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One of the actually properly interesting things about "Secret Wars" (as opposed to how terrible the actual comics were) is how the series was worked into the ongoing stories of the other series in the Marvel Universe. The month before it all began several series ended that month's issue by having their characters disappear after entering a mysterious building in New York's Central Park. The following month they returned, often drastically changed, having been through Some Sort Of Experience. The biggest changes included Spider-man getting a new costume and She-Hulk replacing The Thing in The Fantastic Four, and readers were left to wonder how this had all occurred. The regular Marvel Universe carried on from there, while the story of how it all happened was gently unravelled over the next twelve months in "Secret Wars" itself. As a way of intriguing readers and getting them to buy the main series this must have worked, as it's been used many times since, notably in DC's "52" series where all of the stories in their main series jumped forward a year with new costumes and changes to the status quo, leaving "52" to slowly reveal how everything had changed during the intervening time. Funnily enough, it had its own line of action figures too! This issue is post-Secret Wars, and so starts off with the Hulk emerging from that same building with... a mysterious limp! All right, it's maybe not quite as exciting as a new costume or a new team member, but it does at least show that something has been going on that we don't know much about. The text of the comic has to keep up the air of mystery too, only vaguely referring to events, partly to maintain the susspense but also, I imagine, because nobody knew what the ending was going to be yet! It's here that Doctor Doom makes his only appearance, standing in a group of characters as part of an image which seeks to summarise what we can expect to see in Secret Wars itself. This is Doom, yet again, standing in a group,representing Super-Villains and the Marvel Universe as a whole. He does that a lot!
The rest of the story sees a spectacularly grumpy Hulk stomping around on the trail of the lower-league supervillain Boomerang, who has something to do with another character called Max Hammer and some illegal experiments involving Gamma Rays. I found it all a bit disconcerting, as it's not any version of the Hulk that I remember. It's drawn by Sal Buscema, which is definitely how I remember the Hulk being drawn, but Danny Bulandi's inks give it a much smoother, glossier look that I'm used to. It's very nice, but it's not what I associate with our pal Sal! His personality is also miles away from the classic "Hulk find Betty!" characterisation that I remember from the pages of Marvel UK's "Hulk Weekly". I know that part of the Hulk's character is that it keeps changing, as has been shown in the completely brilliant "Immortal Hulk" recently, but it was still a surprise to come up against it at this point in time.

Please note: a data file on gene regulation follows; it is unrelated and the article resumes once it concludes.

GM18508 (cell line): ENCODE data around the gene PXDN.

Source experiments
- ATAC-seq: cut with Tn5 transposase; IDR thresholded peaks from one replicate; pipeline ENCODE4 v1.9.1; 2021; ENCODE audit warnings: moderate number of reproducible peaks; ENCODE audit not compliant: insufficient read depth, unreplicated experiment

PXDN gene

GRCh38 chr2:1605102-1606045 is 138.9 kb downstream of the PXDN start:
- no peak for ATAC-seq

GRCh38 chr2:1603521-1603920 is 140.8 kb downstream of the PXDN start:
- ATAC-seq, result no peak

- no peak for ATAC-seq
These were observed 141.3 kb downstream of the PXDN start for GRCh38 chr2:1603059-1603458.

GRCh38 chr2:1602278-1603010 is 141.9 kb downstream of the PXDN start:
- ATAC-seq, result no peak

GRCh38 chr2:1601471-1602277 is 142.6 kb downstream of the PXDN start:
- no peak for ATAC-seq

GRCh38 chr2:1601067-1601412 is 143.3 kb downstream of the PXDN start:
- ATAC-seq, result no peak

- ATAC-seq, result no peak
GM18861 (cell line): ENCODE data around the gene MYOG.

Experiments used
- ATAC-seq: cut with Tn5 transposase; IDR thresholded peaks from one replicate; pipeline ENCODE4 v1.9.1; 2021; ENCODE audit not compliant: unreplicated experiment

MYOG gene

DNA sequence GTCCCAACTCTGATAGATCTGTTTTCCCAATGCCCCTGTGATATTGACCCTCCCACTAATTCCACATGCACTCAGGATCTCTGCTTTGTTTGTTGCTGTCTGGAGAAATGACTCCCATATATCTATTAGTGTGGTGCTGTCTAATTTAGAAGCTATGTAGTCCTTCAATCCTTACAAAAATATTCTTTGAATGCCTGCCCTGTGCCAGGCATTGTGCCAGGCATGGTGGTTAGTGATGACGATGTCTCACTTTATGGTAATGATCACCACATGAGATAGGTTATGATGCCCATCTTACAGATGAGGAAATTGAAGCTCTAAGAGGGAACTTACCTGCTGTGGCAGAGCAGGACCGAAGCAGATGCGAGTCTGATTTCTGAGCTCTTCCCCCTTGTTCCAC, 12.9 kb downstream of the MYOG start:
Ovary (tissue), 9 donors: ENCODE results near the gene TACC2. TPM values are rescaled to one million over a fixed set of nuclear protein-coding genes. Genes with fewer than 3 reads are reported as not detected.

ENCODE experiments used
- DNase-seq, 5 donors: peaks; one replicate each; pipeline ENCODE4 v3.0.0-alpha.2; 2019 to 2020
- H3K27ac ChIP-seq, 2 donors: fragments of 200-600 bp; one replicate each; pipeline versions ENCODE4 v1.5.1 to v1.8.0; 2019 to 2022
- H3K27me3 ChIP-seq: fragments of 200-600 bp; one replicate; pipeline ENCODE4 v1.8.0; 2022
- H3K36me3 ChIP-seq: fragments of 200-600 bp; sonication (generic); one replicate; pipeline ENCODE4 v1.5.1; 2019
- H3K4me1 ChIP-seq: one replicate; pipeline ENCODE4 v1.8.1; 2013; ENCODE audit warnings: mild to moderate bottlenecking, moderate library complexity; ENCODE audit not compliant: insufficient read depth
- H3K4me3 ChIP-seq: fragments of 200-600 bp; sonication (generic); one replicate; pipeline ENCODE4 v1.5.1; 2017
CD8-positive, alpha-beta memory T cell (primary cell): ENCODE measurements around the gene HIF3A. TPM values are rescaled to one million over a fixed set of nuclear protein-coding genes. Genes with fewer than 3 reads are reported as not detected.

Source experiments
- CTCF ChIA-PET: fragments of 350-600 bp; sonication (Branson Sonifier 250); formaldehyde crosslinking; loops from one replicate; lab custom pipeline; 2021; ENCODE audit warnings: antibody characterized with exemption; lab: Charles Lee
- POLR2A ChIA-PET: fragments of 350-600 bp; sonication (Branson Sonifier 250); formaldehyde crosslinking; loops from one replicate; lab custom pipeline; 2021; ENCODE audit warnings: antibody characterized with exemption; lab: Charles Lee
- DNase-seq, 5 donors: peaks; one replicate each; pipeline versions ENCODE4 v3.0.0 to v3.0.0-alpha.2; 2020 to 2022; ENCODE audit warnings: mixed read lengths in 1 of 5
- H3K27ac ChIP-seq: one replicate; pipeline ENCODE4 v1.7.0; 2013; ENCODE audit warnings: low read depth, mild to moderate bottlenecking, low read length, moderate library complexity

It does all get a bit "Immortal Hulk" towards the end actually, as they find a family pet that has been turned into a Gamma monster. It all ends with the scientist who has been running the experiments turning into a monster, which everyone seems to be surprised by despite this, as far as I'm aware, being what always happens to Scientists Dabbling In Forbidden Technology. Sadly we won't find out what happens next (my guess: he regains his humanity to save a loved one at the expense of his own life?) as we're back in the ongoing story of Secret Wars itself!
posted 2/12/2020 by MJ Hibbett